On the positive is an active, knowledgeable and engaging citizenship call for ethical and responsible leadership for the sustenance of constitutional democracy.
The orientation, consciousness and paradigm of thinking of citizens determine the altitude or legitimacy of human development at the centre of societal discourse. Misguided populism and vague notions of liberation will not help in the realisation of the material conditions and maturity of political economy and business. These are some of the issues that Michela Wrong warned about in her profound magnum opus It’s Our Turn to Eat: The Story of a Kenyan Whistle-Blower. John Githongo’s determination to root out corruption in Kenya without warming up to ethnic affinity helped to restore decorum and the integrity of the government’s commitment to good governance.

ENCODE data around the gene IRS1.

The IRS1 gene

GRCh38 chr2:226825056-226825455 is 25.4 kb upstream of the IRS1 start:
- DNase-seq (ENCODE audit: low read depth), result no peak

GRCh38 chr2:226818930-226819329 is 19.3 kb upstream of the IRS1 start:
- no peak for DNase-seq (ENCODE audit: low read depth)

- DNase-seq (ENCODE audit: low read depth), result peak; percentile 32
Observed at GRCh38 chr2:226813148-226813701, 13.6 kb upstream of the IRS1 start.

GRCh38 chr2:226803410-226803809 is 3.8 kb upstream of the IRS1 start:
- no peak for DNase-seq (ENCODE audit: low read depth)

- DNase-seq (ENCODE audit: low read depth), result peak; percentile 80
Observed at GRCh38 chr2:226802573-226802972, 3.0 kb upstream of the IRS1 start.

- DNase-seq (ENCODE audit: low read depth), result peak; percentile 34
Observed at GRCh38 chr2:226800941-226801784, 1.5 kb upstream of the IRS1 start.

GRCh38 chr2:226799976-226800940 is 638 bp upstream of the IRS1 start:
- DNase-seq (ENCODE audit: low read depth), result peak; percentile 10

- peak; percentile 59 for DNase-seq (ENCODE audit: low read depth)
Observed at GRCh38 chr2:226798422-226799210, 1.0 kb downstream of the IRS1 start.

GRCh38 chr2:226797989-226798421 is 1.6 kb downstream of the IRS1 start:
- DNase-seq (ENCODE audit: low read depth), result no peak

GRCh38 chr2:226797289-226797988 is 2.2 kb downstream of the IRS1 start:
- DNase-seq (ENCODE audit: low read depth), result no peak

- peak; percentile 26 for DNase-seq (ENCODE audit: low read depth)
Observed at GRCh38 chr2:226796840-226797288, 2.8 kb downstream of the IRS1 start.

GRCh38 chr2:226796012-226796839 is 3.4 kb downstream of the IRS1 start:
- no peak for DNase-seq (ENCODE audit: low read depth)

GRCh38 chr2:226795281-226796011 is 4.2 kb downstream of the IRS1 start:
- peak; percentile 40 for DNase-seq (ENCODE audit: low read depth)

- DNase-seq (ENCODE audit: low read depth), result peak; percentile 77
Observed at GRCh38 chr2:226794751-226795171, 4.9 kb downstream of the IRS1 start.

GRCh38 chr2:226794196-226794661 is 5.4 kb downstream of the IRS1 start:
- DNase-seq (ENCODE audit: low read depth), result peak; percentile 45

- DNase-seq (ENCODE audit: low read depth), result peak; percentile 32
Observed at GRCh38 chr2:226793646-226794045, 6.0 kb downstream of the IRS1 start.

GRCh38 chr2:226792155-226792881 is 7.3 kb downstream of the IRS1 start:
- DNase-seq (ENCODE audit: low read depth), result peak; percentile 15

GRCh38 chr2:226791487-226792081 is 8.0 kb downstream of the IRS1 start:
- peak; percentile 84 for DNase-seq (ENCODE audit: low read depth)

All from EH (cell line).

Further, the Presidential Infrastructure Co-ordinating Commission intends, through the government’s recently adopted infrastructure plan, to transform the economic landscape of SA and strengthen the delivery of basic services to the people. The realisation of projected economic growth and areas of the country based on the myriad Strategic Integrated Projects offer policy makers, organised labour and business leaders the fulcrum to increased integration into the world economy.